Christ, God’s Greatest Gift

Adoration of the Shepherds by Gerard van Honthorst (1590-1656)

Adoration of the Shepherds by Gerard van Honthorst (1590-1656)

At this season of the year, people who do not regularly attend church show up for Christmas programs, those who seldom pray recite elaborate blessings over family dinners, and people who are at best nominal Christians pay homage to God for the birth of Jesus Christ.

John 3:16 begins, “God so loved the world that He gave his only-begotten Son . . . .” It is true that the birth of Christ was a great expression of God’s love for his creation. Unfortunately, most public rhetoric reduces the meaning of Christmas to “God showing He loves us by giving us a present.”

However, the coming of Christ goes far beyond his simply being born. Christ’s birth was just the beginning of his great work. God was giving much more than a child, but no less than the Savior of the world for all ages. John 3:16 goes on to say, “. . . that whoever believes in him might not perish, but might have eternal life.”

Christ Showed Us the Way to Salvation

True service to God is not in following arbitrary rules and regulations but in loving God with all your heart, soul, and might, and loving your neighbor like yourself (Mark 12:29-31). You are required to “sell out” completely to God (Mark 10:21, Luke 12:33) and “deny yourself” (Matthew 16:24), but in doing so you inherit the “free gift” of eternal salvation (Romans 4:16, Ephesians 2:8).

Christ Paid for Our Sins for All Time

While the sacrifices of Moses’ Law had to be made over and over, Christ’s sacrifice on the cross was “once for all” (Hebrews 10:10-13). Christ is willing to bear the sins of anyone who will simply believe in him and entrust their sins to his great sacrifice (Hebrews 9:28).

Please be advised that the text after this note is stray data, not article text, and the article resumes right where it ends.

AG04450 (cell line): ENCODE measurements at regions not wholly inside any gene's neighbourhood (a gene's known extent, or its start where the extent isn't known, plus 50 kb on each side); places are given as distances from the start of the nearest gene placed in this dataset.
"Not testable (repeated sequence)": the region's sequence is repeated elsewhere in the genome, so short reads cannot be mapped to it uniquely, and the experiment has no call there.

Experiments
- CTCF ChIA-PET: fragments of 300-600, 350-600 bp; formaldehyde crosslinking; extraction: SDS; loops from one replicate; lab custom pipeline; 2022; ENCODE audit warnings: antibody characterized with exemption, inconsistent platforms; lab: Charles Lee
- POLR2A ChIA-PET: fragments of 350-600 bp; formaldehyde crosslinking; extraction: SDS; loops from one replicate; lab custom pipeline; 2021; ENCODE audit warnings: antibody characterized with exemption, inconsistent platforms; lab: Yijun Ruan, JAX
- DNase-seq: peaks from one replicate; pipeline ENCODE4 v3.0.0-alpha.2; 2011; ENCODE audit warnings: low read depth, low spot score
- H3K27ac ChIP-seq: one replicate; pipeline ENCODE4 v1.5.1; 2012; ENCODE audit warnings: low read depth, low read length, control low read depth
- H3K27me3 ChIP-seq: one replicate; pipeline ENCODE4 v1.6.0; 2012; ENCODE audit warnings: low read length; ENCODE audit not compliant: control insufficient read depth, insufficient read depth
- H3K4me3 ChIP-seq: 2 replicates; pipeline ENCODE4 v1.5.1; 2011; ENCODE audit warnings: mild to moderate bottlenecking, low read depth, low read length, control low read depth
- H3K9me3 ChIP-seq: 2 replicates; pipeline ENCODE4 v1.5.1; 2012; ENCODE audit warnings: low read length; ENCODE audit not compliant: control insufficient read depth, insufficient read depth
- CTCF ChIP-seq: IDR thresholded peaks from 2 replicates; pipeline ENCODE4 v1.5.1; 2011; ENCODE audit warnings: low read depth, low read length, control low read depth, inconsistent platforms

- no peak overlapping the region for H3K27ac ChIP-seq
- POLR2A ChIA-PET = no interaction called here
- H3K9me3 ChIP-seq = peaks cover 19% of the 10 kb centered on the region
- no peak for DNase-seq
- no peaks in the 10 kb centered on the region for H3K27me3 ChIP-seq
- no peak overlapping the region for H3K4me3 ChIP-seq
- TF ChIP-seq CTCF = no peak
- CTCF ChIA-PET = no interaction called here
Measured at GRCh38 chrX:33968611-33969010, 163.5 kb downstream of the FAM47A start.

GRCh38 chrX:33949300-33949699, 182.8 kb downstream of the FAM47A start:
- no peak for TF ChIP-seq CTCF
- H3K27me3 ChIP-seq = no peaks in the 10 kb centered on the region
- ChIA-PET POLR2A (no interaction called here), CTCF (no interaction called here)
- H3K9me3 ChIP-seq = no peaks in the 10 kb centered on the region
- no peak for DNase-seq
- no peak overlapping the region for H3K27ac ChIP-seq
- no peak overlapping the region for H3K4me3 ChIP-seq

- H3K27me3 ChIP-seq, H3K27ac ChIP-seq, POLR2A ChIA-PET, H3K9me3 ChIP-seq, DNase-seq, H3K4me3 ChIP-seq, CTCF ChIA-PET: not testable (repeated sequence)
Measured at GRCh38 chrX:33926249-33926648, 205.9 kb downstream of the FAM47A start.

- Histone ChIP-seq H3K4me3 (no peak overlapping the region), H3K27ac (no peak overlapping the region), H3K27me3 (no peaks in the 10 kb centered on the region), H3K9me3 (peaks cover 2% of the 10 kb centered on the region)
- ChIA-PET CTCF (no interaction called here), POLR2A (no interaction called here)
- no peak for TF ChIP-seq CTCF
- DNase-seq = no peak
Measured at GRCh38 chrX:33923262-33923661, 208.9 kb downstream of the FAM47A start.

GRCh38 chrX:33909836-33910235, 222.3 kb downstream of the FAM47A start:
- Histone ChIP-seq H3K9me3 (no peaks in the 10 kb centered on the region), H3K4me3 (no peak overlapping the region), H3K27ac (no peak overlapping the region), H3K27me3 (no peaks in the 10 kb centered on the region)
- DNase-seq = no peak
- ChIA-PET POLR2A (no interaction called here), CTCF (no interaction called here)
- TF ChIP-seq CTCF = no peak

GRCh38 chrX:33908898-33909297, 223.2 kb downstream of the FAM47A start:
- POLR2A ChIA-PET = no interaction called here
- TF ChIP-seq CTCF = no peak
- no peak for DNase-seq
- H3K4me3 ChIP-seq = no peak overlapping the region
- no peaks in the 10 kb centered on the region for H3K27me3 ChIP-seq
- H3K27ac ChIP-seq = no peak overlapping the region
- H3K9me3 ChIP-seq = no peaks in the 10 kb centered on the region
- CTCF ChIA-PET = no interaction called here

Christ Ascended to God’s Right Hand

When He left the earth, Christ received his just reward for his perfect obedience to God’s plan: He ascended to God’s throne and took his seat at God’s right hand. As God’s literal “right-hand man,” Christ has been granted all the power of God in order to serve and empower his Church (John 3:35, Ephesians 1:22).

Christ Continues to Save and Grant Gifts to His Church

Christ is “head” to his “body,” the Church. Those who enter into his Church become a part of him, figuratively and spiritually. As part of Christ, Christians are nourished and cared for as parts of his body (Ephesians 4:15-16). Those who are “in Christ” remain covered by the blood of his sacrifice and enter into eternal salvation with him (Romans 8:1-3).

More than that, Christ wields all the power of God in behalf of his Church. He dispenses spiritual gifts through the Holy Spirit to aid the operation of the Church (1 Corinthians 14:2-5) and to enable Christians to preach the gospel with divine power (1 Corinthians 2:4-5, 1 Thessalonians 1:5). By extension, those who are “gifted” for leadership are also considered gifts to the Church (1 Corinthians 12:28, Ephesians 4:11-12). Thus Jesus Christ rules and reigns over his Church from his seat in God’s throne.

God’s gift of Christ was much more than simply showing us He loves us by sending a baby to be born. God sent his one and only Son to live, die, triumph over sin, and reign over us. Jesus Christ was more than just a good man, a moral teacher, a well-meaning man who tried to save the world but lost his own life.

Christ was the one for whom this world was made in the first place (Colossians 1:16-19). The world as a whole has not yet been forcibly put under his rule (Hebrews 2:8). In this Age of Grace, Christ does not force submission on us. But ultimately, in God’s time, all things will be put in subjection to Christ (1 Corinthians 15:28, Revelation 19:15).

This Christmas, celebrate Christ as more than just a child in a manger. Celebrate him for all that He is: Savior, Lord of the Church, ultimate Lord of the earth. If you let him, He can be your personal Savior and Lord, as well, and the greatest friend you will ever find.

© 1996 Paul A. Hughes. Originally published in the Polk County Enterprise.


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pastor@cueroassembly.org


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